According to Section 1106 of the CARES Act, a portion of the Paycheck Protection Program (“PPP”) loans can be forgiven on a tax-free basis based on the extent of certain covered expenses (i.e., payroll, rent obligations, utility payments and mortgage interest) incurred during the eight-week period following funding of the PPP loan.

Amounts forgiven may not exceed the principal amount of the loan. Amounts forgiven will be lowered for:

  1. A proportional reduction in employees retained during this eight-week period (in a manner to still be defined-the SBA clearly indicated in its last application guideline that it will address forgiveness guidance), and
  2. A reduction in compensation for any employee by more than twenty-five percent (25%)

A PPP loan recipient seeking loan forgiveness shall submit to their PPP lender:

  1. An application
  2. Certain documentation supporting payroll and covered expenses
  3. Certification from the company affirming the extent of requested loan forgiveness
  4. “Any other documentation the [SBA] determines necessary”

The PPP lender shall make a decision on the loan forgiveness request in no later than 60 days. Any PPP loan amounts forgiven plus interest will be paid by the Small Business Administration (“SBA”).

There are a number of unanswered questions as to how the loan forgiveness process may play out in due course and then eventually resolved, such as:

  • Will the application require the company or the PPP lender to calculate whether payroll-related adjustments are necessary?
  • Will the SBA issue guidance on how the applications and documentation is audited (if they are audited at all?), or will each PPP lender need to derive their own audit methodology?
  • Will the PPP lender be able to consult with the SBA prior to issuing its loan forgiveness decision? (This may be what is holding up a number of banks from moving forward in accepting applications; there is big downside for them if they do not get a strong understanding of how this is going to work)
  • If it does, how will the SBA audit the amount of loans forgiven by each PPP lender?
  • Will the SBA provide notice to each PPP lender, or the companies having PPP loans, as to the commencement or resolution of an audit?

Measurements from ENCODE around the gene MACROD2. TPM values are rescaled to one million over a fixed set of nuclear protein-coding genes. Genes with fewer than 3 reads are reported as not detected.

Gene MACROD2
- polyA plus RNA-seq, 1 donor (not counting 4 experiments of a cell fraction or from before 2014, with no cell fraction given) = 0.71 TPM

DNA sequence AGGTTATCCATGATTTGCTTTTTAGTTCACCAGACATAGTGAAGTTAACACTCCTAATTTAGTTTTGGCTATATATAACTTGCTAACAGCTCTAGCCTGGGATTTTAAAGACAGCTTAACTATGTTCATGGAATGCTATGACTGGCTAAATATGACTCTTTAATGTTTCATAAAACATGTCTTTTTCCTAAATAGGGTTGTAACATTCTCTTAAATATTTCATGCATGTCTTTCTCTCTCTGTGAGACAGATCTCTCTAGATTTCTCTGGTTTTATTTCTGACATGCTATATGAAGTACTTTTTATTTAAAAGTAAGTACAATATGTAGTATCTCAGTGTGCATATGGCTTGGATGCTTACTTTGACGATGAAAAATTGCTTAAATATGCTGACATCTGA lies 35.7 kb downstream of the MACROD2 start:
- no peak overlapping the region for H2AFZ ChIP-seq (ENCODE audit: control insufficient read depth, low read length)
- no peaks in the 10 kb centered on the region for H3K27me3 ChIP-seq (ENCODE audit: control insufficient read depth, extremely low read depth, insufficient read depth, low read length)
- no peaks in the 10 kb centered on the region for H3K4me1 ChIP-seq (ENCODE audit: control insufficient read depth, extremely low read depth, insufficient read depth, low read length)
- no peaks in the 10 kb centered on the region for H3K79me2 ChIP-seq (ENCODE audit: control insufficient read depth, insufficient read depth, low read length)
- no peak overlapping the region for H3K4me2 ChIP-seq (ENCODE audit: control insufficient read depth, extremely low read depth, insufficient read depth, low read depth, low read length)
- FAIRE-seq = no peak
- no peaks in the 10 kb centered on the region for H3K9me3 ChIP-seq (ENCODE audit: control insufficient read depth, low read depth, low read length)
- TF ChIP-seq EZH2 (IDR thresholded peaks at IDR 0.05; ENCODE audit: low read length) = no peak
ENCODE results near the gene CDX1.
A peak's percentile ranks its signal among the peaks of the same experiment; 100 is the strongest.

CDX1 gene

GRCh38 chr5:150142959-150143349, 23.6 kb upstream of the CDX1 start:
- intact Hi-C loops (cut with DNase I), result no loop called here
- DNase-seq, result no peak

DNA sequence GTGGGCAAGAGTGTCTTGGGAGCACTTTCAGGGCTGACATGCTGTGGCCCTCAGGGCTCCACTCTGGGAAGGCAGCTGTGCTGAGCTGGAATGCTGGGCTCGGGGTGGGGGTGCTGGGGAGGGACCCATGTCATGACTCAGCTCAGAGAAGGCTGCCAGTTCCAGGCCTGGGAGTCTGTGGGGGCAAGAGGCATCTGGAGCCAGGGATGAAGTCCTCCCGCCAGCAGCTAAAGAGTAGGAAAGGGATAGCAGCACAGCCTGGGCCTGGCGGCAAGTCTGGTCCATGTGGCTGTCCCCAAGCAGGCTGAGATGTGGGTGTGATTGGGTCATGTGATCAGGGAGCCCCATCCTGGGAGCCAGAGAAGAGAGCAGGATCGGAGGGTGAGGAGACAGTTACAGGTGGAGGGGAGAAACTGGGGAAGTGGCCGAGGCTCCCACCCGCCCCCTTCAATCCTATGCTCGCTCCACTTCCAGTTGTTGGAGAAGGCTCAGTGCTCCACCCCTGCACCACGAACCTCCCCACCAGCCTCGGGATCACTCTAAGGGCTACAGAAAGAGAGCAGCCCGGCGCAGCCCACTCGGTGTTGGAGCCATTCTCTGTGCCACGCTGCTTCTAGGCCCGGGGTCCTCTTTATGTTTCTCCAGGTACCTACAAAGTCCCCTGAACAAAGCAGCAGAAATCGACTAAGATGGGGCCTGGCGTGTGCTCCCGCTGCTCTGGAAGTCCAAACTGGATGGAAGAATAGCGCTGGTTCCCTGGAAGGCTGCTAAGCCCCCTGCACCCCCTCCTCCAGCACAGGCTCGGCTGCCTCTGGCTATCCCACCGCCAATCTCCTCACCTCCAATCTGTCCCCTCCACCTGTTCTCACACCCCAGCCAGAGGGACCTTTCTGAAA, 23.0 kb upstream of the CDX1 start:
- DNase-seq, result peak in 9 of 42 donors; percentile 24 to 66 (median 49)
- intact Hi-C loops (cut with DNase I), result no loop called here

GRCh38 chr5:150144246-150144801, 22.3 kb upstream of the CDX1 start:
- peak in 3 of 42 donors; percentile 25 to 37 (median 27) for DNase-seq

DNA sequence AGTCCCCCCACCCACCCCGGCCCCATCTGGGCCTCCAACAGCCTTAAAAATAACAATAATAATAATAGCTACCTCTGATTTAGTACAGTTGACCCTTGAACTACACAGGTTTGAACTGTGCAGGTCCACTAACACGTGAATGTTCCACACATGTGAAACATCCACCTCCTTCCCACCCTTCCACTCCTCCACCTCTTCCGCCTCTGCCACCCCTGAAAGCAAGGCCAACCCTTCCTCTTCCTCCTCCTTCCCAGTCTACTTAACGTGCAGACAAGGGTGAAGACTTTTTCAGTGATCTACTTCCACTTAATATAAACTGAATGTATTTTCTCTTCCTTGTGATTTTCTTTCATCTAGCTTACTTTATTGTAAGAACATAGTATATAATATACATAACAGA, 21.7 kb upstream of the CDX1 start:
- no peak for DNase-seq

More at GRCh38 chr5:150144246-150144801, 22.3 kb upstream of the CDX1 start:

• If the SBA claws back amounts paid to a PPP lender, will that PPP lender be able to seek repayment from the company?

In any event, there is a common thread that establishing a clean audit trail of covered expenses and retaining relevant documentation may help expedite the loan forgiveness process and may help defend the company from questions – and perhaps further adjustments – by either the PPP lender or the SBA. As for a clean audit trail of covered expenses, Green Hasson Janks recommends the following steps:

  • Deposit the PPP loan proceeds in a separate bank account so that these funds are not commingled with those from normal operations
  • Similar to how construction loans work, draw down from the available PPP loan proceeds for covered expenses and retain documentation supporting each component of covered expenses
  • Should it become necessary to draw down for non-covered expenses, retain documentation supporting these amounts as well
  • Establish account codes (or sub-codes as necessary) within a company’s General Ledger to track each component of covered expenses

As for retaining relevant documentation, Green Hasson Janks recommends that they should be retained until

  1. The SBA has resolved its audit of the PPP lender and/or the company’s loan forgiveness application, or
  2. The SBA audit period has expired

If you have any questions, please reach out to GHJ’s COVID-19 Response Team to assist with this or any other aspect of the CARES Act or COVID-19-related questions.

Ben Sheppard Facts
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Ben Sheppard

Ben Sheppard, CPA, is a managing director in GHJ’s Forensic Services Practice and has more than 30 years of experience. He has deep expertise in litigation support and expert witness services, as well as forensic investigations and valuations. Ben works closely with clients to helping them find…Learn More

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David Horwich

David Horwich has worked as an investment banker and advisor to both public and privately held businesses for over 30 years. David provides his clients with a focused, integrative and transparent approach. David has advised clients in all facets of transactional activity, including raising capital…Learn More